Darling twins Sam and Ren McEntee have found fame on the Internet, although they're still in diapers.
A video of the 18-month-old fraternal twin boys babbling in the kitchen has set the Internet abuzz with millions of people wondering what the diaper-clad tots are talking about.
The boys appear to be having a grown-up conversation complete with questions, answers, facial expressions and gestures -- even the odd laugh -- all while standing next to their refrigerator. One of the boys is missing a sock.
"It's a mystery. ... They've been talking just little babble for a number of months now. Usually it's near the end of the day when they start these conversations with one another."
The twin-talk video, posted by dad Randy McEntee one month ago, now has more than 5 million views on YouTube.
"A couple of days ago, [the video] was at 2,000 hits because we just showed it to our friends and family," Randy McEntee said. "It's been a crazy couple of days."
New-found Web stars Sam and Ren talked up a storm while playing with George Stephanopoulos' cell phone on "GMA" today.
"We try not to let them play with our phones because they call people," Randy McEntee said.
McEntee said he and his wife spotted their twins' first funny back-and-forth in the summer and recorded it. The boys were playing on a bean bag together and doing what looked like a simultaneous headstand (or at least attempting one).
Abby McEntee said the boys play together all the time and have always been in tune with each other.
"They do finger to finger sometimes," Randy McEntee said, describing how his sons touch each other's finger tips, almost like E.T.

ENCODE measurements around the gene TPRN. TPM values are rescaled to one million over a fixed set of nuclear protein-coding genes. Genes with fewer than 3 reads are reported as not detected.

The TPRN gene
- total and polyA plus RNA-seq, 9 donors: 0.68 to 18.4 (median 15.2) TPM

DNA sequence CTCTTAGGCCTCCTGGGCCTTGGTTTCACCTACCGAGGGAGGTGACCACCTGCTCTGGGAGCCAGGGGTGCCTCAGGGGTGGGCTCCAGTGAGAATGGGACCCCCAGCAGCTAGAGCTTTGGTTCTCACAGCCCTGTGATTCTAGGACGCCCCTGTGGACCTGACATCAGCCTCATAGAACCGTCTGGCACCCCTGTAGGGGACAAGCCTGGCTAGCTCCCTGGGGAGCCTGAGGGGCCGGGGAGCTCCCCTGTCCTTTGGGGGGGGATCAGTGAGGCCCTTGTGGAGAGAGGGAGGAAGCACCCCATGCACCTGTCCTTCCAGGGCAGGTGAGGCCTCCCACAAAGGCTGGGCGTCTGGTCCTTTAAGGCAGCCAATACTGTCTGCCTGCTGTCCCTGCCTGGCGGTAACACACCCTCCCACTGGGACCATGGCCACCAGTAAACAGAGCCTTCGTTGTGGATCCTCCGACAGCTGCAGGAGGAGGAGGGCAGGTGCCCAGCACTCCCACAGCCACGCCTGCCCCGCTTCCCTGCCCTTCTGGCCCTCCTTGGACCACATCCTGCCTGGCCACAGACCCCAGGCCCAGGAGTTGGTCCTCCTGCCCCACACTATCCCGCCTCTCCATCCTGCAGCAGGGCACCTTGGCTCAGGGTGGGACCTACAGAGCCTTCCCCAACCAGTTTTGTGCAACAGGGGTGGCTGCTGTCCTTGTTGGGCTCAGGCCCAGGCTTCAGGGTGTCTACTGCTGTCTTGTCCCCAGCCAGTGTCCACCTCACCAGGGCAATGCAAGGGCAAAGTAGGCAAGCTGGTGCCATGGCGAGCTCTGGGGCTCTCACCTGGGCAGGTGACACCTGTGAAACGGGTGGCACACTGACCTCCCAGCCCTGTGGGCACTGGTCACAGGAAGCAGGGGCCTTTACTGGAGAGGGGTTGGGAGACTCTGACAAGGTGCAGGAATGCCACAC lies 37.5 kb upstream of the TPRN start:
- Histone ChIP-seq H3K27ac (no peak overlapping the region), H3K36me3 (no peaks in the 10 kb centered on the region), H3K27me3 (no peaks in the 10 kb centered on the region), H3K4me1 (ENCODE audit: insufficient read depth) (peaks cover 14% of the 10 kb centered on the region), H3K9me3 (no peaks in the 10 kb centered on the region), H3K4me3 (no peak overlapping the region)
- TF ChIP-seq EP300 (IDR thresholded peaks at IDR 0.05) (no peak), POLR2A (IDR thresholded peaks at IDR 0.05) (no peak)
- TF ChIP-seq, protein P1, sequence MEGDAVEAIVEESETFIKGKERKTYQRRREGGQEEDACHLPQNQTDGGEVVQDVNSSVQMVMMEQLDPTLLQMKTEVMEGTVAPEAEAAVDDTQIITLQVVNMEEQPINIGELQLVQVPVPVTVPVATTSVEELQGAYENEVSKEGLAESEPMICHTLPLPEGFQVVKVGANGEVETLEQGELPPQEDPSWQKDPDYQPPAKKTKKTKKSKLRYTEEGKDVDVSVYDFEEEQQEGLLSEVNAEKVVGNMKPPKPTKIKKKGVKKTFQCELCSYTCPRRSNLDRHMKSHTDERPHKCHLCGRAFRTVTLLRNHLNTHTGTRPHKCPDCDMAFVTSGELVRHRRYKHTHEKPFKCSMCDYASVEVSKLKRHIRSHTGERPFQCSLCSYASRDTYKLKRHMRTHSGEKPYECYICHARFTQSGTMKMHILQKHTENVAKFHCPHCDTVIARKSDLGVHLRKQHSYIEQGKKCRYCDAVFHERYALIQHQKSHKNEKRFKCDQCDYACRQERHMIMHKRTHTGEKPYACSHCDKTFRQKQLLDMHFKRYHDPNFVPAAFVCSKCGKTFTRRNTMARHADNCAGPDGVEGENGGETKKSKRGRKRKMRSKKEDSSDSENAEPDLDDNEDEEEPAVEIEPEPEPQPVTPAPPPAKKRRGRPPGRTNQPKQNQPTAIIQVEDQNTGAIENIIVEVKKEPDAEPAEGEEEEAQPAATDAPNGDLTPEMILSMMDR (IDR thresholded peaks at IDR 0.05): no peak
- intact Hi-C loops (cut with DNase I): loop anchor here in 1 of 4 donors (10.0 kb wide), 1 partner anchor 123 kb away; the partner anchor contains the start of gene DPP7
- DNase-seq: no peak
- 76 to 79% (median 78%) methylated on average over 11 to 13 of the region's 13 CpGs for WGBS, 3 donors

Although the twins have their own "secret" language, their parents said they have cracked the code to a certain extent. Randy McEntee said the boys use the same gibberish again and again for airplane, juice, mug and more.
The boys aren't speaking English but are "right on the cusp of language," according to Stephen Camarata, professor of hearing and speech Sciences at Vanderbilt Kennedy Center in Nashville Tenn.
Instead of producing words, the boys are making different sounds in the tone and rhythm of speech.
"They're using the intonation patterns of sentences -- imitating sentences in a crude way," Camarata said. "It's one way that children learn how to talk."
"Even before they have words, they know how conversation works," said Dr. Roberta Golinkoff, education professor and director of the infant language project at the University of Delaware in Newark.
"They're producing syllables emphatically and using them for communication purposes," she said. "They're having a ball."
Eventually, Sam and Ren will start replacing bits of babble with English. But for now, the boys are content with their improvised idioms.
"They're laughing and grinning and imitating," Camarata said. "With twins you've got two kids at exactly the same developmental level going back and forth and having a blast."
Despite Sam and Ren's limited lexicon consisting mostly of "da, da, da," they have a shared understanding of the matter at hand, even though their audience may not, according to Karen Thorpe, a professor at the Queensland University of Technology's School of Psychology and Counseling in Queensland, Australia, who has published several papers on language development in twins.